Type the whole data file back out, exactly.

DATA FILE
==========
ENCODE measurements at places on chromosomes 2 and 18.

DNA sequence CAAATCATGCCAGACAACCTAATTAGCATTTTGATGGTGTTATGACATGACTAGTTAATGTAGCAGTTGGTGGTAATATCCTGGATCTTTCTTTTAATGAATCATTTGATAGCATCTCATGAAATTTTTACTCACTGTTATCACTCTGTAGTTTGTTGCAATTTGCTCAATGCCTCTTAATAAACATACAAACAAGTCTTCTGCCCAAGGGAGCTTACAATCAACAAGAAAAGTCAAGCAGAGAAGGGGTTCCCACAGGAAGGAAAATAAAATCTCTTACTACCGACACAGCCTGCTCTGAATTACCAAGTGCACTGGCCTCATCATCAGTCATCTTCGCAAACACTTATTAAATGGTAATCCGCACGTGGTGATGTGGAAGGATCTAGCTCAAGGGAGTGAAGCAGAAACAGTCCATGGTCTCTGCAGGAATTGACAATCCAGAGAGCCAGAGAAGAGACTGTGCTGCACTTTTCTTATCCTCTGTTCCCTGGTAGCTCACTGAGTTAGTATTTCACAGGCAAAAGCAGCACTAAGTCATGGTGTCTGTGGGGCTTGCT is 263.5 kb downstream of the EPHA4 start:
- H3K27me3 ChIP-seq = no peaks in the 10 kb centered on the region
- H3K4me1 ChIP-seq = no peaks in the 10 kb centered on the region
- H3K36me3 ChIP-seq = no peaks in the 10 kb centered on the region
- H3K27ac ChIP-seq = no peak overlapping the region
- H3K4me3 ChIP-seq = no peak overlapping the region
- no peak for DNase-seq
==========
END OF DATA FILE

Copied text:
ENCODE measurements at places on chromosomes 2 and 18.

DNA sequence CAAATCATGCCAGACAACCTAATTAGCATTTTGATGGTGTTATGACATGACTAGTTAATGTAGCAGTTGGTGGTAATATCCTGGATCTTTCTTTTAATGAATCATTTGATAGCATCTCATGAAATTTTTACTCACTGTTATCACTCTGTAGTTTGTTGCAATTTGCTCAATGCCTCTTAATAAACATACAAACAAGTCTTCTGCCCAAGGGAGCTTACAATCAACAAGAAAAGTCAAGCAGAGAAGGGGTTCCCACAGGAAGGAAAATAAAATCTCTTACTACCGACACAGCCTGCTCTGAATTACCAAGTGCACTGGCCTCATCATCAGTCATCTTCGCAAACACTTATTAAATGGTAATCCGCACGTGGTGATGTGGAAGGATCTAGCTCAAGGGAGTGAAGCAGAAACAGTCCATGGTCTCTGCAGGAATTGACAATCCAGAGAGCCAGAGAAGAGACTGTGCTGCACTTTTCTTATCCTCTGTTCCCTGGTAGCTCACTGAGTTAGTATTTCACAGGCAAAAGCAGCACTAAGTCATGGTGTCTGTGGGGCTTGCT is 263.5 kb downstream of the EPHA4 start:
- H3K27me3 ChIP-seq = no peaks in the 10 kb centered on the region
- H3K4me1 ChIP-seq = no peaks in the 10 kb centered on the region
- H3K36me3 ChIP-seq = no peaks in the 10 kb centered on the region
- H3K27ac ChIP-seq = no peak overlapping the region
- H3K4me3 ChIP-seq = no peak overlapping the region
- no peak for DNase-seq